Design thinking in a Medical curriculum
An example of the possibilities and results of the student involvement in curriculum design can be found in the Brief to the editor in Academic Medicine, Vol. 92, No. 4 / April 2017 from two Third-year students Jordan Anderson and Christopher F. Calahan and their professor Holly Gooding, MD, MSc of the Harvard Medical School, Boston, Massachusetts.
The involvement of the students was focused on the application of Design Thinking. Design thinking receives more and more attention in course and curriculum design in higher education.
What is meant by Design thinking?
A description of design thinking is for example given by Rikke Friis Dam Teo Yu Siang in their website article '5 stages in the design thinking process'.
“In essence, the Design Thinking process is iterative, flexible and focused on collaboration between designers and users, with an empasis on bringing ideas to life based on how real users think, feel and behave. Design thinking tackles complex problem by:
- Empathising: Understanding the human needs involved.
- Defining: Re-framing and defining the problem in human-centric ways.
- Ideating: Creating many ideas in ideation sessions.
- Prototyping: Adopting a hands-on approach in prototyping.
- Testing: Developing a prototype/solution to the problem. “
In their article Dam and Siang gives a description of these five steps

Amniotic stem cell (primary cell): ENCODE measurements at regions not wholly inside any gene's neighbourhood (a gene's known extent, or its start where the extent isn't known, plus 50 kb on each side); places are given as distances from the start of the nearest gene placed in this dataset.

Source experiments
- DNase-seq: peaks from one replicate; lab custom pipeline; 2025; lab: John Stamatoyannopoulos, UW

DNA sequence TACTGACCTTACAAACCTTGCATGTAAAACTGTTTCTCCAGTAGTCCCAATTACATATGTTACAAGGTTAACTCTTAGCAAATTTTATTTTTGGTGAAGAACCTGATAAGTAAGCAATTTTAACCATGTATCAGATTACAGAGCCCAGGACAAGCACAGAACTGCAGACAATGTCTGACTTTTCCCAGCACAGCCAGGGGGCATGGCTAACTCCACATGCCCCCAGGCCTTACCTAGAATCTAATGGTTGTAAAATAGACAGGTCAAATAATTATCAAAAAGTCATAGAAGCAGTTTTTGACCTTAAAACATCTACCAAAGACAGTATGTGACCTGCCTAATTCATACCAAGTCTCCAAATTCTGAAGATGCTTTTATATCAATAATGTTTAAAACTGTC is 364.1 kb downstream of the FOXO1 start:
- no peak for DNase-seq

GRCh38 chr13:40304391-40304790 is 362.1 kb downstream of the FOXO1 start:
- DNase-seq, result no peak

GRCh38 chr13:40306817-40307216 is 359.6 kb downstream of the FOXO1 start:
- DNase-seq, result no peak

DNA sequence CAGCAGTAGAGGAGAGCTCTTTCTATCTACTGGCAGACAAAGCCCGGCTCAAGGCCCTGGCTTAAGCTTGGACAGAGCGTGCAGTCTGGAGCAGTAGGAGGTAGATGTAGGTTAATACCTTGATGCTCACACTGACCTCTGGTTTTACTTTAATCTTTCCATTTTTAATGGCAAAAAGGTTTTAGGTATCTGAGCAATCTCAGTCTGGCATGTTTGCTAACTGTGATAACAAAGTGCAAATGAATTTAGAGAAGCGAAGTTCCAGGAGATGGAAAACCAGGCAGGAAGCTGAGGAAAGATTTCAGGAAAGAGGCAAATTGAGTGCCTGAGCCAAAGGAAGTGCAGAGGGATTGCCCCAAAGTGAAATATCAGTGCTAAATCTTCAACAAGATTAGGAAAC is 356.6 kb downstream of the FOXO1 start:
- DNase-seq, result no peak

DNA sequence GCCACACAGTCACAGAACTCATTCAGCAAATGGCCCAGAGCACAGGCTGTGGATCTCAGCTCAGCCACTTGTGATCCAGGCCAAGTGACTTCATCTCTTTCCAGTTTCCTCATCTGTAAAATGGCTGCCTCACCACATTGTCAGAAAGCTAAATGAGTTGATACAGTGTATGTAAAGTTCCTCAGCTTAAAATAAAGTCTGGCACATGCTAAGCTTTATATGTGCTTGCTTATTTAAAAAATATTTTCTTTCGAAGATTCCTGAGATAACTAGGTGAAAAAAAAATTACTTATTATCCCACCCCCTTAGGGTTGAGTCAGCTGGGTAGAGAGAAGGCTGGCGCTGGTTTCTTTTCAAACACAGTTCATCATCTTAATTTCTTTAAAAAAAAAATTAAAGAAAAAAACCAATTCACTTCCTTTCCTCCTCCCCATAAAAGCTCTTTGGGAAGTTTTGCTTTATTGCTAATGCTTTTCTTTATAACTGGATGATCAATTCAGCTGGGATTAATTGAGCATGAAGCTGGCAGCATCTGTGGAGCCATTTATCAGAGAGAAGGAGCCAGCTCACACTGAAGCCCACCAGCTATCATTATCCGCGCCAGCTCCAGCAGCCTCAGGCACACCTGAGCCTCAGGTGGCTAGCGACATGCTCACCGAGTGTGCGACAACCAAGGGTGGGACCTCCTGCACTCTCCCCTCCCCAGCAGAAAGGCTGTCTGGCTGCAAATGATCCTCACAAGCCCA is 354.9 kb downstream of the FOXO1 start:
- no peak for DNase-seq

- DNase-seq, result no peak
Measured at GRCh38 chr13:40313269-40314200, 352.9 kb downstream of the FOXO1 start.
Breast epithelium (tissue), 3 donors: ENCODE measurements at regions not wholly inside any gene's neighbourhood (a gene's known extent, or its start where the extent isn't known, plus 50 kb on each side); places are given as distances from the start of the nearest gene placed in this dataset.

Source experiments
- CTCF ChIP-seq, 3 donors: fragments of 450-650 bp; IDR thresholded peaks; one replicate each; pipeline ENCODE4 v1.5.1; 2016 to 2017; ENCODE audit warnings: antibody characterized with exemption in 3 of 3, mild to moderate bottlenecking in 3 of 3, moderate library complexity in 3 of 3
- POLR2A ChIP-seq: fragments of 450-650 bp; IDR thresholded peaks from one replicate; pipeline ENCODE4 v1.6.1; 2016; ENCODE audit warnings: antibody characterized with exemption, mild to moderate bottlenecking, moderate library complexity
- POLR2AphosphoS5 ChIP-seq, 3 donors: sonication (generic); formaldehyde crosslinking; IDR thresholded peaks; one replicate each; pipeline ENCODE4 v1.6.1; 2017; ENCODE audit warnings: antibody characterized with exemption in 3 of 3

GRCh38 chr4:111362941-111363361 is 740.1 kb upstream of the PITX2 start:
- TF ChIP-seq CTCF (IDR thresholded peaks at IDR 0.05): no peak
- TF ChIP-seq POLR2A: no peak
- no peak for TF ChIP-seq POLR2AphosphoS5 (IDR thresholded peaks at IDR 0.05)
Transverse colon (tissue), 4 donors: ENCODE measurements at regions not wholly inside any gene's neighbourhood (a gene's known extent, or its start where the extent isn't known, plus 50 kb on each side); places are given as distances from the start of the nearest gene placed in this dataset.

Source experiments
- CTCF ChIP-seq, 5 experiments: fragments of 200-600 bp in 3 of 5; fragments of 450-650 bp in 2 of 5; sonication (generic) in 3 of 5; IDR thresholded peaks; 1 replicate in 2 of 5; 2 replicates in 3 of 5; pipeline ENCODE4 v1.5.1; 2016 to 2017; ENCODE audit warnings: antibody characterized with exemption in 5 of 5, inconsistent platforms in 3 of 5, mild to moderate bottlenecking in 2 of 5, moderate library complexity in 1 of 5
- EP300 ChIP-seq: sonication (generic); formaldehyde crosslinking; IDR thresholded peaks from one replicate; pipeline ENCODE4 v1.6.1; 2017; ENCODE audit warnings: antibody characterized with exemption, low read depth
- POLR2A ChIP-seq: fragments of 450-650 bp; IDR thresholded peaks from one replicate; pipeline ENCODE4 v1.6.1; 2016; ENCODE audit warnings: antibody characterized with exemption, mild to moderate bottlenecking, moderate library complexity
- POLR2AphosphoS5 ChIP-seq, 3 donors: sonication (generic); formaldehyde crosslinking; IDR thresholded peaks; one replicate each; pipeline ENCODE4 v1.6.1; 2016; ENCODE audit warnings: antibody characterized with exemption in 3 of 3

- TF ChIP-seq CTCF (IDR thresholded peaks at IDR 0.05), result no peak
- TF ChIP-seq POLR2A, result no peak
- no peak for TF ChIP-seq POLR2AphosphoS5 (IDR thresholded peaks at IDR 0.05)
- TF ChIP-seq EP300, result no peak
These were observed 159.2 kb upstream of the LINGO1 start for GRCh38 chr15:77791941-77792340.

Review and Feed-back from the students
Anderson, Calahan and Gooding formulated in their letter to the editor:
‘Applying this approach to medical education, design thinking in curriculum reform would engage students, as end users, in the coproduction of learner-centered education.’
The faculty and the student leaders have developed a model for the involvement of the students. This has resulted in:
‘Within this model, faculty are able to consult students for a variety of purposes, including structured review of course materials, one-time meetings to discuss proposed activities, and even working longitudinally to cocreate teaching sessions. In one instance, students were able to provide constructive feedback on their experience using online video instruction to improve the quality of teaching materials.
Participating faculty have modified courses based on student feedback, and students have noted an appreciation for being involved in the process. Amidst the many changes in curriculum reform, engaging the perspective of the learner enables exciting innovations designed with the student in mind.’
More information about Design thinking
More information on Design Thinking can be found in the article: Why Design Thinking Should Matter to Higher Education, Part I, Sweet, Blythe and Carpenter, 21 March 2017. DOI: 10.1002/ntlf.30108. The National Teaching and Learning Forum.